I’m excited to share a free shark diy patch tutorial today! I’ve been on a huge mending kick, trying to fix my kids’ clothes before they outgrow them, and these were so fun to make. Boden had a pair of sweatpants with similar appliques a few years ago that stuck in my head, and now I have my own design to share! This is an easy beginner applique tutorial, you can finish it in an hour no problem.
This is the “before” of jeans I scooped out of the Goodwill Outlet bins. They’re Tea brand, that’s normally pretty pricey and nicer quality. I love nothing more than rescuing busted clothes and making them over!
If you like this post, check out these other posts while you’re here!
- How To patch a hole with sashiko stitching
- How to upcycle a tshirt into diy patches
- How to machine applique for beginners
- How to sew knee patches with a free cat template
I opted to do a great white and a hammerhead for this free shark diy patch tutorial! The blue fabric is another junked pair of lighweight jeans I had squirreled away in my denim upcycle pile.
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- I love micro-tip scissors for projects like this
- Fusible web transfer method- here I’m using Thermoweb’s HeatnBond Lite but you can also try Pellon’s Wonder Under
- Seam ripper
- Denim needles
- Coordinating thread
- 1 pair of pants or shirt to mend
- Denim scraps
- Free PDF pattern-sign up for my newsletter and get the free download once you confirm your subscription! If you’re already a subscriber, you can access the pattern with the password in each newsletter, in the resource library.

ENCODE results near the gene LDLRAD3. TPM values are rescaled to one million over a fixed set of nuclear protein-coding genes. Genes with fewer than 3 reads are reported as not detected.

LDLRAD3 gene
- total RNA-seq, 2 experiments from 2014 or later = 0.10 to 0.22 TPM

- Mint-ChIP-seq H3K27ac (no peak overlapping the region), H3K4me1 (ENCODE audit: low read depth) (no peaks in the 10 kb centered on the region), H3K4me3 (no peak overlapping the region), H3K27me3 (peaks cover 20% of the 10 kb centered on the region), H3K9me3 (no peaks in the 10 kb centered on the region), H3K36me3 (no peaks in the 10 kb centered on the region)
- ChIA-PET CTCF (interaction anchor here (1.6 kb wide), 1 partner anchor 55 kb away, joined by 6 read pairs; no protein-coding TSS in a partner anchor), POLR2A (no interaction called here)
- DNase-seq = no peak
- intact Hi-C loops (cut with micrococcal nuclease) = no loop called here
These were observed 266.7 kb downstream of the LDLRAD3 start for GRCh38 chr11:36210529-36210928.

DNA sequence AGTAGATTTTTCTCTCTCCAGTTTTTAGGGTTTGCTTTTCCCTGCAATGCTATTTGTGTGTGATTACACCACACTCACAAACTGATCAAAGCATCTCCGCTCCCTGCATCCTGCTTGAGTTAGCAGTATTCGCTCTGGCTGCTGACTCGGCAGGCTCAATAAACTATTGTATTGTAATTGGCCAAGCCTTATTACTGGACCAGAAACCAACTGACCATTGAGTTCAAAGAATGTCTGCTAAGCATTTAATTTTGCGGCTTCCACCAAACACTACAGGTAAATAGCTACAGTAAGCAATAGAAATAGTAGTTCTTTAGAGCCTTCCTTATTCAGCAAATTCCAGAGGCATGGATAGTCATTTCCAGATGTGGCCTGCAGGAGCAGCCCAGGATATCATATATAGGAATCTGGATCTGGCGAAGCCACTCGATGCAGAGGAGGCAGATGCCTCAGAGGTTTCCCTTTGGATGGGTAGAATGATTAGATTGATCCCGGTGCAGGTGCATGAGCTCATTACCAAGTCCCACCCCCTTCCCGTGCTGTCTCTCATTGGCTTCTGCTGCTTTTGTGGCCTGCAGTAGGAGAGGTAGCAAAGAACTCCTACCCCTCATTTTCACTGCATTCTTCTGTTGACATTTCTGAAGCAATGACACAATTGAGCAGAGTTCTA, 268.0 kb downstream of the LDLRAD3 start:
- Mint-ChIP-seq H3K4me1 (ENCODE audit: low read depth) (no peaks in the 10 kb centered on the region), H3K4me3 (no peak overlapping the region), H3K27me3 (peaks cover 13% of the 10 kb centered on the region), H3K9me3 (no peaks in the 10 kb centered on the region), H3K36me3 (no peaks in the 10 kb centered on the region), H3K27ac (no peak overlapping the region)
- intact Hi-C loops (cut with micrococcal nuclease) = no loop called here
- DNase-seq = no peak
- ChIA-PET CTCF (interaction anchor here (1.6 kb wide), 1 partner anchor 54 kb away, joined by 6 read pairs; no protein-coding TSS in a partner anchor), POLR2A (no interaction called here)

Step 1- Print the pattern off! Trace it on to the papery side of heat n bond.
Step 2- Cut roughly around the drawing and follow the package directions to iron it on to the wrong side of the fabric. Cut along the lines, peel off the backing, and follow the directions again to adhere it over the holes.
Step 3- I opted to flip the pants inside out and repeat steps 1 & 2 to add a square of fusible tshirt material on the inside, giving it more durability.
Step 4- Because of the location & tightness of the pants, I thought it was easier to seam rip up one side than try to sew it as-is.
Step 5- Time to sew! Go around the edges, with a few stitches back and forth at the beginning and end of the stitching line. Stitch the side seam back up and you’re set! I showed what it will look like from the back, too, catching the inside reinforcement as well.
No holes AND they’re way cuter! We love mending pants this way, it is quick and easy. Another idea when you’re seam ripping up the side, you could let the applique overlap the seam so it is “coming out of” the side – but beware that this will add some bulk in the seam as well.